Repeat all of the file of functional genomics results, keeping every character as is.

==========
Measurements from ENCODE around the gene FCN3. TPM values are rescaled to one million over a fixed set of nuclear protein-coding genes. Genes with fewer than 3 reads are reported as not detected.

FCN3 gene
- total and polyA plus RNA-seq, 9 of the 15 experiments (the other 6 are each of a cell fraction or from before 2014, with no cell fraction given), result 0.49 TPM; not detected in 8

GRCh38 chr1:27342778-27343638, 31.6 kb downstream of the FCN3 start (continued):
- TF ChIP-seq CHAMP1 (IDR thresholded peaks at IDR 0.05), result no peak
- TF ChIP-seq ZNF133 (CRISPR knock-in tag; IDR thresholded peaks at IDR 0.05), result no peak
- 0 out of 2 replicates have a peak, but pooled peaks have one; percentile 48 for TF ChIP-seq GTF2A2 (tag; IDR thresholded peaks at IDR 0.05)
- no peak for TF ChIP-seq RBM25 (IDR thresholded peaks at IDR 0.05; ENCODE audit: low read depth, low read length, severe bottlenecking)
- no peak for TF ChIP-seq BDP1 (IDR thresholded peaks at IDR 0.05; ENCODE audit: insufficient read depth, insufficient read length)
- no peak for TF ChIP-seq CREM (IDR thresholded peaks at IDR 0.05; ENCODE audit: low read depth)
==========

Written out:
Measurements from ENCODE around the gene FCN3. TPM values are rescaled to one million over a fixed set of nuclear protein-coding genes. Genes with fewer than 3 reads are reported as not detected.

FCN3 gene
- total and polyA plus RNA-seq, 9 of the 15 experiments (the other 6 are each of a cell fraction or from before 2014, with no cell fraction given), result 0.49 TPM; not detected in 8

GRCh38 chr1:27342778-27343638, 31.6 kb downstream of the FCN3 start (continued):
- TF ChIP-seq CHAMP1 (IDR thresholded peaks at IDR 0.05), result no peak
- TF ChIP-seq ZNF133 (CRISPR knock-in tag; IDR thresholded peaks at IDR 0.05), result no peak
- 0 out of 2 replicates have a peak, but pooled peaks have one; percentile 48 for TF ChIP-seq GTF2A2 (tag; IDR thresholded peaks at IDR 0.05)
- no peak for TF ChIP-seq RBM25 (IDR thresholded peaks at IDR 0.05; ENCODE audit: low read depth, low read length, severe bottlenecking)
- no peak for TF ChIP-seq BDP1 (IDR thresholded peaks at IDR 0.05; ENCODE audit: insufficient read depth, insufficient read length)
- no peak for TF ChIP-seq CREM (IDR thresholded peaks at IDR 0.05; ENCODE audit: low read depth)